In this post, we consider the use of Surge resistors to maintain operator safety in applications with the potential for high ESD (Electrostatic Discharge).
The term Pulse generally refers to an overload condition with high power and long duration whereas surge generally means an overload of high voltage and with short duration (as in ESD applications).
The paper manufacturing industry noticed a potential problem with fast moving webs of material back in the mid 1800s. Printing, plastics, textiles and pharmaceutical industry (among others) manufacturing processes can generate high level static charges.
In other applications, such as paint spraying or food product labeling, static fields are a necessary part of the production process. In all cases, high static fields can be a serious risk to personnel that must be managed appropriately.
Shielding, grounding, correct safety wear and personnel training can address many of the risks but specialist surge resistors can also be employed as a safety measure. The design, manufacture and installation of these devices are obviously of critical importance.
Choosing A ESD Resistor
Based on cost vs performance thick film surge resistors tend to dominate the ESD suppression marketplace. Thick film technology is space efficient and relatively low cost and other technologies tend to be only used in a very limited number of specialist ESD management applications. Resistor values tend to range from 100 MOhm to 500 MOhm. Tolerances tend to be 5% at best with 10% to 20% more common.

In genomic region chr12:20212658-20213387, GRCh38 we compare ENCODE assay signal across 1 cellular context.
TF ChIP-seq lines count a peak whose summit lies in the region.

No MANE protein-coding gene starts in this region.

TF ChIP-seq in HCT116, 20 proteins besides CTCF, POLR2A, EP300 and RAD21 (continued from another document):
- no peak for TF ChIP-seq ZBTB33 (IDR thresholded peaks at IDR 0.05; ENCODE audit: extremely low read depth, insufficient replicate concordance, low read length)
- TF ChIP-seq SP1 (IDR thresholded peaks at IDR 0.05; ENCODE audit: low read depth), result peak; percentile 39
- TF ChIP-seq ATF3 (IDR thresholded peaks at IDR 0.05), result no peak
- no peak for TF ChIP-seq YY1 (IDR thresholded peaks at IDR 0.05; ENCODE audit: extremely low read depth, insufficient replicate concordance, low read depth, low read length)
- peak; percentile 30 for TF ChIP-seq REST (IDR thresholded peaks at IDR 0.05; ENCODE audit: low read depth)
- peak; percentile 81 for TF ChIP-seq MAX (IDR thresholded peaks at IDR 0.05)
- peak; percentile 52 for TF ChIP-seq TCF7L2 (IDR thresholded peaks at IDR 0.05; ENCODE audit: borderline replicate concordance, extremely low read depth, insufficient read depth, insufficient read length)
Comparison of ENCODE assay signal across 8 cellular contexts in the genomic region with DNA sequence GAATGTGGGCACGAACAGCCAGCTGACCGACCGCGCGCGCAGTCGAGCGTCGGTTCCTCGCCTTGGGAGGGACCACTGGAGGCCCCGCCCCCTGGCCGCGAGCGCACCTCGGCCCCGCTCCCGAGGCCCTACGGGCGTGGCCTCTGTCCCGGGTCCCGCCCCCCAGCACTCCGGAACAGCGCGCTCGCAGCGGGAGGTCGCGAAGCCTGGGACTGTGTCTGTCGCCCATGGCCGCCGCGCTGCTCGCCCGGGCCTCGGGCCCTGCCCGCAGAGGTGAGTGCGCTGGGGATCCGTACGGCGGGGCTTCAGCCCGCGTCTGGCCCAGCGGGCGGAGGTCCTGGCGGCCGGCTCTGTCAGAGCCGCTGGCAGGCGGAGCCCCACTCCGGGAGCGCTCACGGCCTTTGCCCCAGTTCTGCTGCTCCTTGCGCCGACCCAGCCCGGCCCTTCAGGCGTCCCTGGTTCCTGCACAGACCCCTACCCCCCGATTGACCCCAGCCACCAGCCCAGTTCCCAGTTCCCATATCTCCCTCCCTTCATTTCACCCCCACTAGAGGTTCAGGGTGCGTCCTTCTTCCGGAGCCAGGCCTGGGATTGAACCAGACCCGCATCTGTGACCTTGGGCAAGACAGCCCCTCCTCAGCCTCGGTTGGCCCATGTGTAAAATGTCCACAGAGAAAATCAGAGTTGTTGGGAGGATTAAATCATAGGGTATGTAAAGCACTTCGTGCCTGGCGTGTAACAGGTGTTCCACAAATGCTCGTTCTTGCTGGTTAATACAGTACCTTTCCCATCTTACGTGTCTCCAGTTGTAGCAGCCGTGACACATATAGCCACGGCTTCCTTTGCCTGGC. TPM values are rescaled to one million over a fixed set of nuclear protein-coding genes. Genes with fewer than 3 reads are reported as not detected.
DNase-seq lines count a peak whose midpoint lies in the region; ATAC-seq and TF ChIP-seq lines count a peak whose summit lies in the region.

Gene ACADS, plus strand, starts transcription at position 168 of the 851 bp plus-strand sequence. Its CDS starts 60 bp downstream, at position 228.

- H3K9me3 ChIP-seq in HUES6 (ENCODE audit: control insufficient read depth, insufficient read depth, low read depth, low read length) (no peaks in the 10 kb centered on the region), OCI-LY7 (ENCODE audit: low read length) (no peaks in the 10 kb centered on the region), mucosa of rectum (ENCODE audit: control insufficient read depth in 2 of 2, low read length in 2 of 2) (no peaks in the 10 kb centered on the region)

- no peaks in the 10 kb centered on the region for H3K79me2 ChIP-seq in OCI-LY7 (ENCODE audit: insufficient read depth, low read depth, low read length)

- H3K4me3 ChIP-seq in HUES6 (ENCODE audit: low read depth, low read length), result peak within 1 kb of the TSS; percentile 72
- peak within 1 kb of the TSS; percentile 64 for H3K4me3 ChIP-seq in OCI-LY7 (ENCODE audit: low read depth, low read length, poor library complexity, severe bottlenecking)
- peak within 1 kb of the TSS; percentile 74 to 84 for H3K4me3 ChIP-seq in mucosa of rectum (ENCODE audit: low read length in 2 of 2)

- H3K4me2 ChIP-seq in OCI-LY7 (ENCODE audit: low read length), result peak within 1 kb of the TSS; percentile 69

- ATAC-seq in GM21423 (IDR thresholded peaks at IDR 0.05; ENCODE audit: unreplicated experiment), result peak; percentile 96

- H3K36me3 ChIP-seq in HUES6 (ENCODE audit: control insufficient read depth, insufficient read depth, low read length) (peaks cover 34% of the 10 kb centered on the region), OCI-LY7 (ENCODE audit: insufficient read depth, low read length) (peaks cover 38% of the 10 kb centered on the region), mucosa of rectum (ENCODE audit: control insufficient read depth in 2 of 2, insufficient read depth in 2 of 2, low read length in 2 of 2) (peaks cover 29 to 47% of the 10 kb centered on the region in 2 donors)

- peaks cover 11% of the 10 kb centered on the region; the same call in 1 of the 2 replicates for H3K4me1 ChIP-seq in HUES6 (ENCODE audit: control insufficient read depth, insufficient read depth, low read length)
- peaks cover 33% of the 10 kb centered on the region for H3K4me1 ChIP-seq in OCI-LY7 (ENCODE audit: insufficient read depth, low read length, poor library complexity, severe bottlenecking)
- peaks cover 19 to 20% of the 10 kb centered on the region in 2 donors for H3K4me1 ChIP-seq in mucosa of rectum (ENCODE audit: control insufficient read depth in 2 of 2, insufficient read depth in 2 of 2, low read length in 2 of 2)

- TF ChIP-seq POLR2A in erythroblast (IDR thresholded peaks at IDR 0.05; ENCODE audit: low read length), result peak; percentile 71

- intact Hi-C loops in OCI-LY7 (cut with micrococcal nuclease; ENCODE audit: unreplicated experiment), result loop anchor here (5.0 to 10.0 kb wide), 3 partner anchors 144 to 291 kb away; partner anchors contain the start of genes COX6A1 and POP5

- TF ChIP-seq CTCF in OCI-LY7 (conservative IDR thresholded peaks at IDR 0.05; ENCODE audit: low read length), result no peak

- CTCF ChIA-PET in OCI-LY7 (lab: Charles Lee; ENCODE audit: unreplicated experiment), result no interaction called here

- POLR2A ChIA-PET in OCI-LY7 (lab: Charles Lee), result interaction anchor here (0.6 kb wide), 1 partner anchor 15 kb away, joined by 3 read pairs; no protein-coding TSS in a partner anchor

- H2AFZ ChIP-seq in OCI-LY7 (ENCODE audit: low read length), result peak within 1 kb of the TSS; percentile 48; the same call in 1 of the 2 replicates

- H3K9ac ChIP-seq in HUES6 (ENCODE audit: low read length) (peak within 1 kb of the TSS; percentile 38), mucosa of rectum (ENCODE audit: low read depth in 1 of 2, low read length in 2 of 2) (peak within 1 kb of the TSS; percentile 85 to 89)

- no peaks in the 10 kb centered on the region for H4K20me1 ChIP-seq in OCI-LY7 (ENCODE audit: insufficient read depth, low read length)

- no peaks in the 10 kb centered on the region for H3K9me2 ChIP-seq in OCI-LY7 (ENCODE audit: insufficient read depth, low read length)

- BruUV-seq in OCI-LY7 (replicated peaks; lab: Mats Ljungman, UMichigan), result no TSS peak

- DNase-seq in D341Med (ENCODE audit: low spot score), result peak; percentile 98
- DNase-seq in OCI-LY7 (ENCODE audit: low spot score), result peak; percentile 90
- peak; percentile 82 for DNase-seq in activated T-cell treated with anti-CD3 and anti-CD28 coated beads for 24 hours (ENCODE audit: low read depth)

To survive a ESD surge condition a high-power resistor must be able to dissipate the surge energy. Design for surge conditions involves choosing appropriate dimensions for the resistive element and selection of the best (performance vs cost) resistive material. Selection of the substrate (size and material) is important to ensure its mass can dissipate the pulse energy.
Surge Resistor Design And Manufacturing Considerations
ESD pulses can have various durations (typically 10 μs to 100 ms) and a wide range of amplitudes. Before attempting to choose a surge resistor for ESD management applications it is important to understand the ESD pulse. Using this information the peak power specification of the resistor may be calculated.
For extreme applications, a surge resistor manufacturer may decide to modify the resistor paste materials or manufacturing process (or both) to achieve the required specification.
The choice of thick film paste can directly influence the ESD performance of the resistor device. The amount of potential damage to the conductive mechanism of the resistive material is directly related to the composition of that material. There are many resistive materials available each with their own design tradeoffs.
The power resistor manufacturing method and choice of materials are also crucial. The firing method is particularly important.
An electrical pulse can damage or degrade the resistive element when the voltage per unit length exceeds the design limit of the resistive material. The solution is often to increase the total length of the resistive element and therefore provide a proportional decrease in the voltage stress per unit length.
This technique delivers a higher voltage handling capability for any given package size. Trimming the resistor track is usually avoided to avoid potential hot spots as resistor value and tolerance are not generally important in surge management situations.
There are many standard surge resistors for ESD applications available but for specialist applications where personnel safety is of critical importance, it is often best to consult a specialist thick film surge resistor manufacturer.